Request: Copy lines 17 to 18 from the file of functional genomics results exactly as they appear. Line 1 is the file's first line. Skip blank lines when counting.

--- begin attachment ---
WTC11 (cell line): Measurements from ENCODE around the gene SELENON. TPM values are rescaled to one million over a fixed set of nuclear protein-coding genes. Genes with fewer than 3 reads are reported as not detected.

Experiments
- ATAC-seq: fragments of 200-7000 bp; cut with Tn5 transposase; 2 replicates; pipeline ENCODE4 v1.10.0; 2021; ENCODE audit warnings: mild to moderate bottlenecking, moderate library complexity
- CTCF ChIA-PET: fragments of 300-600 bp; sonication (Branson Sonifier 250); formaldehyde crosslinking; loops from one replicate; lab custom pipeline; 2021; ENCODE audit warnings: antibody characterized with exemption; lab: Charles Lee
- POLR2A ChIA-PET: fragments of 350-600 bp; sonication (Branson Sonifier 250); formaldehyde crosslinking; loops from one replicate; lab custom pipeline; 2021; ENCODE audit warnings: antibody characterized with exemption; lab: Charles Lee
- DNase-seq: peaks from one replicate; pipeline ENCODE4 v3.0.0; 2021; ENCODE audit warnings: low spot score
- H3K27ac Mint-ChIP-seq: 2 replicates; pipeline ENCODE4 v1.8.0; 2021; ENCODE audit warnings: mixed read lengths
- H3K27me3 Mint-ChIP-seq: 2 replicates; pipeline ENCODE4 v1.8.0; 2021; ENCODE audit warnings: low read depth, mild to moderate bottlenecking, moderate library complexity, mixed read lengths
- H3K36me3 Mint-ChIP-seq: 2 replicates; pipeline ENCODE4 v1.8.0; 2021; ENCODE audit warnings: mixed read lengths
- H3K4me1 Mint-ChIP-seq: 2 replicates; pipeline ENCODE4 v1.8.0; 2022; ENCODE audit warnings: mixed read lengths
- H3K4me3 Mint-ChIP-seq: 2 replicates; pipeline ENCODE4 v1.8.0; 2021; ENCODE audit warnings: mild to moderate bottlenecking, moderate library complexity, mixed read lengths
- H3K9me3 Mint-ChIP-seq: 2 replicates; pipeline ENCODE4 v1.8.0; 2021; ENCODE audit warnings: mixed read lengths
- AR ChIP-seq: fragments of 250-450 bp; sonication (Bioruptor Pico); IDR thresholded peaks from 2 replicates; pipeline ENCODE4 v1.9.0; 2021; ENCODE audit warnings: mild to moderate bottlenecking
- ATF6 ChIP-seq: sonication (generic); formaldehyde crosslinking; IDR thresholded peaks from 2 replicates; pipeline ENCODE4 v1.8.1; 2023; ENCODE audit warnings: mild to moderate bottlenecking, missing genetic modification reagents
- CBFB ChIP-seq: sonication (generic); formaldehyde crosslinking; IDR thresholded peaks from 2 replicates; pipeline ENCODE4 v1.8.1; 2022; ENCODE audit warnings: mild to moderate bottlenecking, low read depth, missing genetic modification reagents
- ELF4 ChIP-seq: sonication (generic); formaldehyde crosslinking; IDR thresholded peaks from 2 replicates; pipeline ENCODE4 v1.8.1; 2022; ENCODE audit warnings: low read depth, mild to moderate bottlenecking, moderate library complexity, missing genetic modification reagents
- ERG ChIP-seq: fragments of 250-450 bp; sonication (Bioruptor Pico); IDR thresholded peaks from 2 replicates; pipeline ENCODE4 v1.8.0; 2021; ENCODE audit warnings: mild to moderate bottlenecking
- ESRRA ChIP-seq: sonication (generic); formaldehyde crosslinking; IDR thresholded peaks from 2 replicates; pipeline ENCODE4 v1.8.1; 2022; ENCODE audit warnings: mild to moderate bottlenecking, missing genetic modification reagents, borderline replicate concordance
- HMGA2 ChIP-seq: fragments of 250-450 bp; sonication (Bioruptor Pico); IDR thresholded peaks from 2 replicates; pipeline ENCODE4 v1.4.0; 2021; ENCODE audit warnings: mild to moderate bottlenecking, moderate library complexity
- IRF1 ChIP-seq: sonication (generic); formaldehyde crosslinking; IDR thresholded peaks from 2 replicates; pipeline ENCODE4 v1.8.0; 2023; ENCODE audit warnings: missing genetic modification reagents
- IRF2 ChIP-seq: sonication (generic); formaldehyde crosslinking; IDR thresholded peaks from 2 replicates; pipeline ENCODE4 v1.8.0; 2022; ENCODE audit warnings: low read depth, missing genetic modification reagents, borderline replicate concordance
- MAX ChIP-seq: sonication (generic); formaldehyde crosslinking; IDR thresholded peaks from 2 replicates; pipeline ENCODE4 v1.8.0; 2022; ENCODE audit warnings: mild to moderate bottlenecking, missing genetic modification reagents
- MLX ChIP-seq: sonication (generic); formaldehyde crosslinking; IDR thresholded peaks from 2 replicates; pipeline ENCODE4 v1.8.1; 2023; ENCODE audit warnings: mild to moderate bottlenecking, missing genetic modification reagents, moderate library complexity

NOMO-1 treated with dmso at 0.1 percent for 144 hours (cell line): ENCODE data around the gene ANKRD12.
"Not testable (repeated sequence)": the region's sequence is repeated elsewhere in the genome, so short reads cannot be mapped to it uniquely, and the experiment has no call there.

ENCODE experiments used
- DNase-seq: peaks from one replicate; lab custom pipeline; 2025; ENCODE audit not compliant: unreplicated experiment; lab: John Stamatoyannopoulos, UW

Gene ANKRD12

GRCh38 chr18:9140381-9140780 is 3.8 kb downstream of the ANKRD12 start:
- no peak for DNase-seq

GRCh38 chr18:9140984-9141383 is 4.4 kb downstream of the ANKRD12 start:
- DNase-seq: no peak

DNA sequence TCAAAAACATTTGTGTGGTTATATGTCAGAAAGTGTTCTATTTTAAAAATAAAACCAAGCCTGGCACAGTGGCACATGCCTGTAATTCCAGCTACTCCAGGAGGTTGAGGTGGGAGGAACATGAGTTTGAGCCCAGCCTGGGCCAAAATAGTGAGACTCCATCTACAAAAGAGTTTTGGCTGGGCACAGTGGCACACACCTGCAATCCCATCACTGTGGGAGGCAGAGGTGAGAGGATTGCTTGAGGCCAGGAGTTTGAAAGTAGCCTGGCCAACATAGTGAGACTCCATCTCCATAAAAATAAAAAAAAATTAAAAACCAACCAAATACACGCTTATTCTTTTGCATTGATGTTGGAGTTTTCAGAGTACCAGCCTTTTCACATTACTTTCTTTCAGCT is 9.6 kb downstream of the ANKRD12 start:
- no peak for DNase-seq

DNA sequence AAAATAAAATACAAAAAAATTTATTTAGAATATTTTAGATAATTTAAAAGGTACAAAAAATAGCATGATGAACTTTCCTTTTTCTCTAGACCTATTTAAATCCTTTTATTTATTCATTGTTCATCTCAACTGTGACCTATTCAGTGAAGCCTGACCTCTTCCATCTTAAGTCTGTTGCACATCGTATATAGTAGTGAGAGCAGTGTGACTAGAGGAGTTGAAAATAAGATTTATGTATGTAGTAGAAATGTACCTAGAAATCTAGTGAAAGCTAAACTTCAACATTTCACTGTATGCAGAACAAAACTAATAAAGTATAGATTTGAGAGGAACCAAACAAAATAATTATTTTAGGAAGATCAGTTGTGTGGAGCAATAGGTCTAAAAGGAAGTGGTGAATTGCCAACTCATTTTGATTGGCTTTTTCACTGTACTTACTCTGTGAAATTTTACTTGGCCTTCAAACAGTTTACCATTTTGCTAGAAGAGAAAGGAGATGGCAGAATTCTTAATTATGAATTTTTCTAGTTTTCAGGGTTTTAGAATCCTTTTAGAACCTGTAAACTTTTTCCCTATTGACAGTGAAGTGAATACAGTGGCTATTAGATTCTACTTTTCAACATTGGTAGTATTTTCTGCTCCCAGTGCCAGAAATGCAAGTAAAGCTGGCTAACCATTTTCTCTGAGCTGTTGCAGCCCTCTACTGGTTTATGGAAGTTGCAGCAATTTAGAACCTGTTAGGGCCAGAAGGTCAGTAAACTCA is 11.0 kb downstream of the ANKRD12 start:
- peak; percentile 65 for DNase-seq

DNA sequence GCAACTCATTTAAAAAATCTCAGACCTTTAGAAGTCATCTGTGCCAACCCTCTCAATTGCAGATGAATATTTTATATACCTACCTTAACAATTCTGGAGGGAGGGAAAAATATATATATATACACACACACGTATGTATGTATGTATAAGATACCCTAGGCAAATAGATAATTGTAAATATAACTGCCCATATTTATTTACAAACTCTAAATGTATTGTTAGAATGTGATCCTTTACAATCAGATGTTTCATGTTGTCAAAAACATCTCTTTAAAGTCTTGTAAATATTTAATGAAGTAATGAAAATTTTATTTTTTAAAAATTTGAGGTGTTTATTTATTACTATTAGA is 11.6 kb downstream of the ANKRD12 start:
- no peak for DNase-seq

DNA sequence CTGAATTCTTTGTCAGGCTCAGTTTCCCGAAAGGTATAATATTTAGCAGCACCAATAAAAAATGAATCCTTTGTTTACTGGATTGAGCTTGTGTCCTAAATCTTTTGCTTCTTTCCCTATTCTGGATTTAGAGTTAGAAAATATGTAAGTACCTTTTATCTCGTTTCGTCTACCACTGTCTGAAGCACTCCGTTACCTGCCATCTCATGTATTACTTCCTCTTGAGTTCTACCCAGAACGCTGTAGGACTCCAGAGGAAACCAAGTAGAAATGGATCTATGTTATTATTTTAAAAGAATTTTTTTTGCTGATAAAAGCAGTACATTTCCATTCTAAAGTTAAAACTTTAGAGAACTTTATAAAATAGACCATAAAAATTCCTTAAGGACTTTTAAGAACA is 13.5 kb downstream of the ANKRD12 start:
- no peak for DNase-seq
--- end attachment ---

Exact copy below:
- ERG ChIP-seq: fragments of 250-450 bp; sonication (Bioruptor Pico); IDR thresholded peaks from 2 replicates; pipeline ENCODE4 v1.8.0; 2021; ENCODE audit warnings: mild to moderate bottlenecking
- ESRRA ChIP-seq: sonication (generic); formaldehyde crosslinking; IDR thresholded peaks from 2 replicates; pipeline ENCODE4 v1.8.1; 2022; ENCODE audit warnings: mild to moderate bottlenecking, missing genetic modification reagents, borderline replicate concordance